The Full Wiki

More info on D. Z. Phillips

D. Z. Phillips: Wikis


Note: Many of our articles have direct quotes from sources you can cite, within the Wikipedia article! This article doesn't yet, but we're working on it! See more info or our list of citable articles.


(Redirected to Dewi Zephaniah Phillips article)

From Wikipedia, the free encyclopedia

Dewi Zephaniah Phillips

Dewi Phillips late in life
Full name Dewi Zephaniah Phillips
Born November 24, 1934
Morriston, Wales
Died July 25, 2006 (aged 71)
Swansea, Wales
Era 20th-century philosophy
Region Western Philosophy
School Analytic philosophy, Moral philosophy
Main interests Philosophy of religion, ethics, Philosophy of literature
Notable ideas A new role for the philosophy of religion: not in uniting theology and philosophy, but in recognising and analysing their different functions.

Dewi Zephaniah Phillips (24 November 1934 – 25 July 2006), known as D. Z. Phillips, Dewi Z, or simply DZ, was a leading proponent of Wittgensteinian philosophy of religion and had a long academic career spanning five decades. At the time of his death, he held the Danforth Chair in Philosophy of Religion at Claremont Graduate University, California and was Professor Emeritus of Philosophy at Swansea University (formerly the University of Wales, Swansea and University College, Swansea).

Born in Morriston, Glamorgan, Wales, in 1934, Phillips was the youngest son of David and Alice Phillips. One of three brothers, he was predeceased by the Reverend Cadfan Phillips and Keri Phillips. In 1959 he married Margaret Monica Hanford and they had three sons, Aled, Steffan and Rhys, and four grandchildren, Ceri, Bethan, Siân and Emyr.

He attended Swansea Grammar School and studied at University College, Swansea (1952–58) and the University of Oxford (St Catherine’s Society) (1958-61). From 1959 until 1961, he was Minister of Fabian Bay Congregational Church, Swansea. He began his academic career at Queen’s College, Dundee, in 1961, before joining the University College of North Wales, Bangor, in 1963. He returned to Swansea University in 1965 to take up a lectureship in the Department of Philosophy. Promoted to a senior lectureship in 1967, he became professor and head of department in 1971. He also served as Dean of the Faculty of Arts (1982–1985) and as a Vice-Principal (1989–1992). In 1993 he was appointed Danforth Professor of Philosophy of Religion at the Claremont Graduate University in California, and thereafter divided his time between Claremont and Swansea where, in 1996, he became the Rush Rhees Professor Emeritus and Director of the Rush Rhees Archives and Peter Winch Archives based in Swansea University. He held both positions until his death in 2006.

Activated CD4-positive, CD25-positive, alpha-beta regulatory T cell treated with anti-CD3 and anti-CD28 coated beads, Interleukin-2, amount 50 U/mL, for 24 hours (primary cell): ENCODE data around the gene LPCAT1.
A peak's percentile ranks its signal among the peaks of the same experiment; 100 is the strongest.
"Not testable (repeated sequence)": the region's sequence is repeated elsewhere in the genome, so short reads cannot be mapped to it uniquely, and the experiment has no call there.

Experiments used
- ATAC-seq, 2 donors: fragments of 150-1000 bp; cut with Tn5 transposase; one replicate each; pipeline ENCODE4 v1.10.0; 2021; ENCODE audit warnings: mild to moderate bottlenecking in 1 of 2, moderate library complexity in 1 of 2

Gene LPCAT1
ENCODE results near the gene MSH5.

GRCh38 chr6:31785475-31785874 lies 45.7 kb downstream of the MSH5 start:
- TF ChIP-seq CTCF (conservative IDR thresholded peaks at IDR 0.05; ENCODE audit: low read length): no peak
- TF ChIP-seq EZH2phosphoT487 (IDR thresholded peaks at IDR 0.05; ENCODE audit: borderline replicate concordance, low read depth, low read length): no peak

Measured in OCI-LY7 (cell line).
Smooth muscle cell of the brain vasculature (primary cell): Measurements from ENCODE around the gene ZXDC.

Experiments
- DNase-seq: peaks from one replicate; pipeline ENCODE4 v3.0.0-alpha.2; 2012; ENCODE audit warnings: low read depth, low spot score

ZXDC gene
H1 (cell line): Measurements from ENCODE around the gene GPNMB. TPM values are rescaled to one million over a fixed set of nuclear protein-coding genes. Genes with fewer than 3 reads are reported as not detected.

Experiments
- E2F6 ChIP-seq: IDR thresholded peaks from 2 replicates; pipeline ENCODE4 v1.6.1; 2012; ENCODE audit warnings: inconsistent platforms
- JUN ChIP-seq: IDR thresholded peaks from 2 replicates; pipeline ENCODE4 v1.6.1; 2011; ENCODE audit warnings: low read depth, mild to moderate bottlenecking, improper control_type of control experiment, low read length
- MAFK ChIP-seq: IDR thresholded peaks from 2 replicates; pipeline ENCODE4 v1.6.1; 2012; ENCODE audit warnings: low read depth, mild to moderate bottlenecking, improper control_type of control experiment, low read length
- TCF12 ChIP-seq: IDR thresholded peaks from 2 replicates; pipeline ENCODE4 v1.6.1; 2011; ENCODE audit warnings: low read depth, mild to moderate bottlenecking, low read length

Professor Phillips gave many endowed lectures during his tenure at California's Claremont Graduate University. These included the Cardinal Mercier Lectures (Leuven), Marett Lecture (Oxford), Riddell Lectures (Newcastle), McMartin Lectures (Carleton University, in Ottawa), Hintz Lecture (Tucson), the Aquinas Lecture (Oxford), and Vonhoff Lectures (Groningen).